Workers vote for representation by the leftist FAT (Frente Auténtico de Trabajo) union in the Grupo Navarra garment factory in Tehuacán, Puebla, Mexico, but doubts remain over the effectiveness of the organisation and the status of 45 fired workers.
The elections follow a long campaign of letter-writing and lobbying by various international anti-globalisation non-governmental organisations in conjunction with the FAT. During the organising drive, (as Libcom previously reported) around 50 workers lost their jobs, 45 of which are still demanding reinstatement.
The 19 de Septiembre union (affiliated to the FAT) received 263 votes, as compared to a total of 190 votes for the incumbent CROC and CROM unions, both of which are organs of the PRI-run (Partido Revolucionario Institutional) state government and local labour authorities. Corruption is rife within Mexican state infrastructure, especially on a local level, with many unions and labour arbitration panels being controlled by mafiosi-esque government and business cartels.
The elections were held in hugely intimidating conditions, with workers having to verbally state their vote to a table comprised of the employer's representatives and CROC and CROM officials. As such, a victory for an independent union in such conditions should be recognised as an anti-corruption vote, and for the material benefits it is likely bring to the largely indigenous female workforce.
However, despite winning the vote, the FAT is still far from gaining official recognition. Grupo Navarra, CROC and CROM are contesting the elections, claiming that the votes of dismissed workers should not be counted. They also dispute the legality of 19 de Septiembre, and Grupo Navarra are making renewed threats to close the factory. Should either of CROC or CROM file complaints with the local labour authority (Junta Local de Conciliación y Arbitraje – JLCA), the FAT (which has connections with the social democratic PRD [Partido Revolucionario Democrático] party) should expect no favours from the priístas which control it.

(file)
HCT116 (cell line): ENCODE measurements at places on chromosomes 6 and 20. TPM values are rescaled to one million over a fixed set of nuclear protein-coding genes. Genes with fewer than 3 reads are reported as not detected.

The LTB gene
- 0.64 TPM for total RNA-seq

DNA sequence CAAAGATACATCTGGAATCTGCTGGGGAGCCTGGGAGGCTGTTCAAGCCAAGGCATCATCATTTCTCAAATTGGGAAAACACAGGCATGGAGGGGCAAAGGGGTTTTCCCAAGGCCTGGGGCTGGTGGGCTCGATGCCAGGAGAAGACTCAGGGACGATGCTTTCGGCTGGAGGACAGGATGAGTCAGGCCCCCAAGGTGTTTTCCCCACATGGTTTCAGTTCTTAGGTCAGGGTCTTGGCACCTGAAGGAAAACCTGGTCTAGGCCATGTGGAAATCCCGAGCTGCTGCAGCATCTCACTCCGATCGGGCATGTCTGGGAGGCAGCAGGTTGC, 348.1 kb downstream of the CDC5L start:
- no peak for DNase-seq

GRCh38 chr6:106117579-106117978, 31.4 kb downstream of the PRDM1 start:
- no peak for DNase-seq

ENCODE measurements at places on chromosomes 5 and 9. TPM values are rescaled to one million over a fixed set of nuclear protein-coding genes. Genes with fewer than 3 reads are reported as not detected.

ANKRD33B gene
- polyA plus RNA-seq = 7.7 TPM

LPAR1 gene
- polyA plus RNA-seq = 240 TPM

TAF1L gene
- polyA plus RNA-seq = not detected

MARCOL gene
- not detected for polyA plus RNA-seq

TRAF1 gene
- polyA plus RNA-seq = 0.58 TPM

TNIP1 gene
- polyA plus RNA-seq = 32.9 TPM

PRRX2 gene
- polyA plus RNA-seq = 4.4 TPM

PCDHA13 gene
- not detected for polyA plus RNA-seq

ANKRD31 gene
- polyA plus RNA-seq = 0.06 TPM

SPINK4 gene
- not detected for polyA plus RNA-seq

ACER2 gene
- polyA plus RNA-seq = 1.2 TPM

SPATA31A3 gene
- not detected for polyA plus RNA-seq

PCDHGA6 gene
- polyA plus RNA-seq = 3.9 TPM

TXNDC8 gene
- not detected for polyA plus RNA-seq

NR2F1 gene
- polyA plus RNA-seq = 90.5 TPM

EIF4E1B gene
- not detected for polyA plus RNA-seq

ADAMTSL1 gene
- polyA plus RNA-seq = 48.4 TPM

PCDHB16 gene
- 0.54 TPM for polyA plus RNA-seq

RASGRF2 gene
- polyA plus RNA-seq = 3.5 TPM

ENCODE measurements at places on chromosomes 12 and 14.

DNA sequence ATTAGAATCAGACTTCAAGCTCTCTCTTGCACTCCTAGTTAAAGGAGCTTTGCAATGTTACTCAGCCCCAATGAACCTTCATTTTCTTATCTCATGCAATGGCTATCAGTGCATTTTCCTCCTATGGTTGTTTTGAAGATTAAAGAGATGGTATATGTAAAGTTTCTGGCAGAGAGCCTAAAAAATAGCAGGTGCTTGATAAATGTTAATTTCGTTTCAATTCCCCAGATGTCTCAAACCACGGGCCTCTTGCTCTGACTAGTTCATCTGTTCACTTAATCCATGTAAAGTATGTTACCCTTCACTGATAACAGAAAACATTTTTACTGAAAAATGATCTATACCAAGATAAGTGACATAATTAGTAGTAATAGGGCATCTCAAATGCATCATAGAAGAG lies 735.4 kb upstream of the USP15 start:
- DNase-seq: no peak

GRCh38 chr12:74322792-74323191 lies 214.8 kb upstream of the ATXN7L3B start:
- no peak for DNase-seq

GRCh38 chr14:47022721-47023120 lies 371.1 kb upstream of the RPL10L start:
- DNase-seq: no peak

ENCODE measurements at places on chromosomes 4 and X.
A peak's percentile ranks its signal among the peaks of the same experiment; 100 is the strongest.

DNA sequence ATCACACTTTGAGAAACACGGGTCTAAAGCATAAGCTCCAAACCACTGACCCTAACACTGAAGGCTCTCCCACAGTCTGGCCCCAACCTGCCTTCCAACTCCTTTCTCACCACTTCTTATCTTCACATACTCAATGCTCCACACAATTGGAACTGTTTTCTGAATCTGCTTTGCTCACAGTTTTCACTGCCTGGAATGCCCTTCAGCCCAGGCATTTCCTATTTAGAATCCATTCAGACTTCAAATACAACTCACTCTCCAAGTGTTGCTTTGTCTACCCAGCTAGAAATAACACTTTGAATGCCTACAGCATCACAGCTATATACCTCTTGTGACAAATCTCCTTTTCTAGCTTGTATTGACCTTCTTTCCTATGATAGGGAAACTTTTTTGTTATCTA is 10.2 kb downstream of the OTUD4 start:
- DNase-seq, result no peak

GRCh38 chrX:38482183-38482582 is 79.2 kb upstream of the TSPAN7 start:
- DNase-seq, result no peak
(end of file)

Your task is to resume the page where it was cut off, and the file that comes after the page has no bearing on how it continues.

In these terms, the current ambitions of 19 de Septiembre are merely to attain bargaining status with Grupo Navarra, with reinstating the fired workers and maintaining the factory's operations being secondary demands. How workers in the factory (which makes jeans for, amongst others, Gap, Levi and Abercombie and Fitch) will be affected by the wrangling of various local peredista and priísta políticos remains to be seen.